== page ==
Dangers of Cloud Computing Continue

To Cloud or Not to Cloud. That is the Question!

How many times have you heard that cloud computing is safe? Does it make you more paranoid? Some say "yes it does". We say, "with good reason".

We all know that using the cloud means that your private data that was once on your network now roams the Internet in all directions. We also know that the cloud operators say it is all safe, encrypted and hacker-proof, however, they leave out one key issue. At some point your data will be on a server that is stacked up with other's data as well, unencrypted!

It is inevitable! Data has to be decoded in order to be processed. The level of decoding varies depending on whether you are just using encoded block transfer, or if you are actually manipulating the data as well.

Why would you use a remote hard drive when a local SAN is cheaper than it ever has been. You can store petabytes of data right on your own network. Storage is so cheap and so dependable now that we throw into question why you would want to depend on your single wire to the Internet and a vast selection of unknown paths to your data somewhere out there. Somewhere way out there as a matter of fact.

We think that cloud computing is a dangerous path as anything can happen to your data. It can be lost, stolen, damaged, redirected, manipulated en-route and countless other things can happen when your local connection to the Internet becomes unstable.

Sure the cloud serves us well as a content delivery method, where we can bring non-critical and public data to the end-user quickly and more efficiently, but putting your IT department out there makes very little sense at all.

An hour where your workers are twiddling their thumbs will cost you a lot more than you will save. Things like remotely hosted email where you have no control over filtering and have to jump through hoops to get a blocked email cleared do not bode well for the industry either.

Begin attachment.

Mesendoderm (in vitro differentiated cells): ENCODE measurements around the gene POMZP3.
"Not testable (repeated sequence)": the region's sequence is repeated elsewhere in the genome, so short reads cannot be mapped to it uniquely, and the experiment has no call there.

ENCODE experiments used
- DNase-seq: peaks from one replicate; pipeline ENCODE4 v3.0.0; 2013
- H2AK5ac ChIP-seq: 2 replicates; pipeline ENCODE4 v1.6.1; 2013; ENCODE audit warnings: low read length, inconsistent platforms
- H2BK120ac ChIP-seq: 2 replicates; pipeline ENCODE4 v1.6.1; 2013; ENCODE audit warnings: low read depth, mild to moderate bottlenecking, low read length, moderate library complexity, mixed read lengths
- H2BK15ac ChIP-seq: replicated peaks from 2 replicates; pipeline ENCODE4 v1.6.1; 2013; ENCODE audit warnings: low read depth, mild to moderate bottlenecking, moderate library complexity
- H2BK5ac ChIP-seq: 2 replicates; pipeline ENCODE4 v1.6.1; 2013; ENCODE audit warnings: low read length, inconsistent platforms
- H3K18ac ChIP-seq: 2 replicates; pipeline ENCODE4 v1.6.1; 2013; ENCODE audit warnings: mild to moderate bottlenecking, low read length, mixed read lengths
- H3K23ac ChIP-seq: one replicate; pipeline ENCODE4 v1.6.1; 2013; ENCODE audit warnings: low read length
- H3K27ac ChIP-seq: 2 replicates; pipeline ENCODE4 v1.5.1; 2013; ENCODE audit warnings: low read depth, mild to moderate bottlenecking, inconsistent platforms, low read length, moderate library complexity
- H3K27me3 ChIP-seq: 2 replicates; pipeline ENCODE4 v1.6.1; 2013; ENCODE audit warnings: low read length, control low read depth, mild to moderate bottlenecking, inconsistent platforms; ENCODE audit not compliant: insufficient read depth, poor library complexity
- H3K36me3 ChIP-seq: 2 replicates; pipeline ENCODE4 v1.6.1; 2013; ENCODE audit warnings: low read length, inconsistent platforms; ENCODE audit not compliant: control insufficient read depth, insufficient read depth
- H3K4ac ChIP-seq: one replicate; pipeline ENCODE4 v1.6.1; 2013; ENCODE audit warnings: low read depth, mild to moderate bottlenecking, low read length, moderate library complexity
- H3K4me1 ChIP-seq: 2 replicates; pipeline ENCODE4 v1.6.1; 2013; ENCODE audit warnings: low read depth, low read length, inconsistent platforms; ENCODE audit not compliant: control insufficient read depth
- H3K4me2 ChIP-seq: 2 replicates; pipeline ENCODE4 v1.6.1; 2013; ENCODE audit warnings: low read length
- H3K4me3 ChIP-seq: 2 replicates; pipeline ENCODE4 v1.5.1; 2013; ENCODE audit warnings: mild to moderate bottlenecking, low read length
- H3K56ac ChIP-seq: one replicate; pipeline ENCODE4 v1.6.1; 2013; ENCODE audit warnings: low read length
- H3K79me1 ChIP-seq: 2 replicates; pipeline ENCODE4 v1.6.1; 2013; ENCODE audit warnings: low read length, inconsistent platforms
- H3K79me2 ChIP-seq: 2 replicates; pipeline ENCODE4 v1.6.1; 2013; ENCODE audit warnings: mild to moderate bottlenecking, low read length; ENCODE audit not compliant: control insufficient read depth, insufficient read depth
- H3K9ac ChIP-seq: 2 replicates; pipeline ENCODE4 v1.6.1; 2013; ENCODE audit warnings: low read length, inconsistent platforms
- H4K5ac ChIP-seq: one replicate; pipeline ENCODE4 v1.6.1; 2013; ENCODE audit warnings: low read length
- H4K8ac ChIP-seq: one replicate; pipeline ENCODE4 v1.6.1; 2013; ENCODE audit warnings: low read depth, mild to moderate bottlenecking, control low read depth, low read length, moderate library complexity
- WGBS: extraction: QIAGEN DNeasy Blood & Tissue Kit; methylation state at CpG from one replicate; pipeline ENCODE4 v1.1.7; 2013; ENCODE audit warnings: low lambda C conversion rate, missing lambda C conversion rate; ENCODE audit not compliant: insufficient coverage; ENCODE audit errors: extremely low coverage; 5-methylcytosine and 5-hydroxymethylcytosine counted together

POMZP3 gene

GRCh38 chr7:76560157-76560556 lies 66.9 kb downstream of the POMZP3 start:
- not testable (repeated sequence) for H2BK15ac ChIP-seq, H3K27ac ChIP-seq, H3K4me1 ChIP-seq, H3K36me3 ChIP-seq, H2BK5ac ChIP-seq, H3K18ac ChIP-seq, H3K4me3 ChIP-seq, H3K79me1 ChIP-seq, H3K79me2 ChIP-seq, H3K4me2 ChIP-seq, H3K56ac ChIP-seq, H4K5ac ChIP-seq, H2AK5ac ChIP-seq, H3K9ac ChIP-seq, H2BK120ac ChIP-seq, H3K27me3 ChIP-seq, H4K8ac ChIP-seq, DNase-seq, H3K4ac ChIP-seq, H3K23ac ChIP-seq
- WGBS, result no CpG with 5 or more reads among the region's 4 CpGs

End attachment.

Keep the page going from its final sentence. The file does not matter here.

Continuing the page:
Let's say you run an ESCO where customer contact is required by law, and your email blocks them. If the server were on premises the fix would be instant, but out in the cloud this can take days to resolve. That $11,000 fine per occurrence might burn a little, but perhaps you'll be lucky. Perhaps not and you'll go out of business.

All this because you wanted to save a dollar? We think the cloud will continue strong for delivery, but for real customer service, employee work stability and data protection, the old fashioned server will continue to reign for the foreseeable future.

Give us your thoughts..

Posted on 3 Apr 2014, 11:54 - Category: Cloud Computing
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Posted on 3 Apr 2014, 13:59 by John Fitzgerald
One more gone
Based on this ..

[url]http://www.theregister.co.uk/2014/04/02/ubuntunone_canonical_axes_storage_service/[/url] ..

you cannot give cloud storage away!

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